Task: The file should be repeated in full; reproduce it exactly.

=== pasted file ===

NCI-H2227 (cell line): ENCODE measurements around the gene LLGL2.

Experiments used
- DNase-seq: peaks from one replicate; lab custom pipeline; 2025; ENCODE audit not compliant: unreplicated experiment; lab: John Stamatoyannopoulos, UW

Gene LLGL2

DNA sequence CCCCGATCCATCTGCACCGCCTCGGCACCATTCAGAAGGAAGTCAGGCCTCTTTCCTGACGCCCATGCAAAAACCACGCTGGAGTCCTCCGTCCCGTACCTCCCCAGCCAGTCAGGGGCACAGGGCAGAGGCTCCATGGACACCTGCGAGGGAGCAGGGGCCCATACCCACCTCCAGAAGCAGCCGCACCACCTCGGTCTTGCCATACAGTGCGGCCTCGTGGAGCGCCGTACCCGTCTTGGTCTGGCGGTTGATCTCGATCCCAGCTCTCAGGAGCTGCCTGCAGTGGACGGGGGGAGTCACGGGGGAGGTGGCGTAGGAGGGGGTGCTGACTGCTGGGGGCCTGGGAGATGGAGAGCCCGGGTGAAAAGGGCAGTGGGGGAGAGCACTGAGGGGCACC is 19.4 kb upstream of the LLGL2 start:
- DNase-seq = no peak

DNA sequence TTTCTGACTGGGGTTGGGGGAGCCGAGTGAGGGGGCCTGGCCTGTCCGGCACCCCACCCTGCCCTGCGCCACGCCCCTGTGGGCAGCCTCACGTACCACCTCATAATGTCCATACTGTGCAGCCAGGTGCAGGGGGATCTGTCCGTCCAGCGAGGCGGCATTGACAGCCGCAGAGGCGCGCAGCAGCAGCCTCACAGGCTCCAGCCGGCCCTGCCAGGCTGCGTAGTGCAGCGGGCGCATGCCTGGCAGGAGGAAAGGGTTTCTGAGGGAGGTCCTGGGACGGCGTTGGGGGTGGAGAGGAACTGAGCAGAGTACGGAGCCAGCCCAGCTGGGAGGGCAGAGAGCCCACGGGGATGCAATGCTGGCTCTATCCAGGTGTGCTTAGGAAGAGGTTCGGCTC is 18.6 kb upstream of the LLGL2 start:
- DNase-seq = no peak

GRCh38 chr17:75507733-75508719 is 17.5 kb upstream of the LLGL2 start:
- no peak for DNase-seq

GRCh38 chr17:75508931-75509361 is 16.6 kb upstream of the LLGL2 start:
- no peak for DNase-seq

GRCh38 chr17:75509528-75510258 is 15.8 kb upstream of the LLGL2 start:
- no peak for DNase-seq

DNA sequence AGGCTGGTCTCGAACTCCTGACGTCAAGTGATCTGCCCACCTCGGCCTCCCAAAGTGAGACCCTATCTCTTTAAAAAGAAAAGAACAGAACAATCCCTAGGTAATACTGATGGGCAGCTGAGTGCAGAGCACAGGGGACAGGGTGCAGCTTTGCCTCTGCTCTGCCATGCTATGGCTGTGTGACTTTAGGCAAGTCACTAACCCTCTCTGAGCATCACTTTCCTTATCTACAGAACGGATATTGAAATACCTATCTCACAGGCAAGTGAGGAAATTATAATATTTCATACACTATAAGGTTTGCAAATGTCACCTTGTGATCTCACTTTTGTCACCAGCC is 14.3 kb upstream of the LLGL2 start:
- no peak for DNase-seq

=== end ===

NCI-H2227 (cell line): ENCODE measurements around the gene LLGL2.

Experiments used
- DNase-seq: peaks from one replicate; lab custom pipeline; 2025; ENCODE audit not compliant: unreplicated experiment; lab: John Stamatoyannopoulos, UW

Gene LLGL2

DNA sequence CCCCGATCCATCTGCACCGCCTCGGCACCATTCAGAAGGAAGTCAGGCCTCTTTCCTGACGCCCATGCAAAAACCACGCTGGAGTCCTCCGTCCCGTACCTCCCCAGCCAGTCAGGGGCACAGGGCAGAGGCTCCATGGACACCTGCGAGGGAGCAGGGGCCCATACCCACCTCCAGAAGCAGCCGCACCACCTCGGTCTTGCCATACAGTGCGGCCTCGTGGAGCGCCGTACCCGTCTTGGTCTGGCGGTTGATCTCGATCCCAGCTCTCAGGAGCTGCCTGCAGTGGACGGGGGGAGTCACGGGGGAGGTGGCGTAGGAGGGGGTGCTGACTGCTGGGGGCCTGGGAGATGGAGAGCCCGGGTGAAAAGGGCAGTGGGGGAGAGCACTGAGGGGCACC is 19.4 kb upstream of the LLGL2 start:
- DNase-seq = no peak

DNA sequence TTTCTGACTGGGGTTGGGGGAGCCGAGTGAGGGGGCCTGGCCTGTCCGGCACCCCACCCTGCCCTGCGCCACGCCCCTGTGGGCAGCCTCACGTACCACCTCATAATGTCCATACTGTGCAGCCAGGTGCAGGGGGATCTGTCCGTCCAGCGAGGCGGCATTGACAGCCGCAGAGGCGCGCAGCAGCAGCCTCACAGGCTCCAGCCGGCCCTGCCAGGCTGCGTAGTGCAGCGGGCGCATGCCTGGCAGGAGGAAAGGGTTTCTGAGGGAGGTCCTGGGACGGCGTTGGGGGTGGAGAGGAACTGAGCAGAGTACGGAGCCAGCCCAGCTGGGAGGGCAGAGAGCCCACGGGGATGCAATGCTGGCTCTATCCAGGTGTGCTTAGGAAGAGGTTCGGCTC is 18.6 kb upstream of the LLGL2 start:
- DNase-seq = no peak

GRCh38 chr17:75507733-75508719 is 17.5 kb upstream of the LLGL2 start:
- no peak for DNase-seq

GRCh38 chr17:75508931-75509361 is 16.6 kb upstream of the LLGL2 start:
- no peak for DNase-seq

GRCh38 chr17:75509528-75510258 is 15.8 kb upstream of the LLGL2 start:
- no peak for DNase-seq

DNA sequence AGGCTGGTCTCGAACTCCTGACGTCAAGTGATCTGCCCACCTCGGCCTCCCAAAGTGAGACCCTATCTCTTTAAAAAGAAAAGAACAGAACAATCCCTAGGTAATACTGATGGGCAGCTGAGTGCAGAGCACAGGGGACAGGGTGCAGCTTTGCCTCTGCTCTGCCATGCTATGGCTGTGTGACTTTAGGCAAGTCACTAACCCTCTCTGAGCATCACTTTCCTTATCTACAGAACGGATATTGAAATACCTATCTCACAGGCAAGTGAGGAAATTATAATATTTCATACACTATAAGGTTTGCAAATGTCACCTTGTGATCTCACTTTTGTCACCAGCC is 14.3 kb upstream of the LLGL2 start:
- no peak for DNase-seq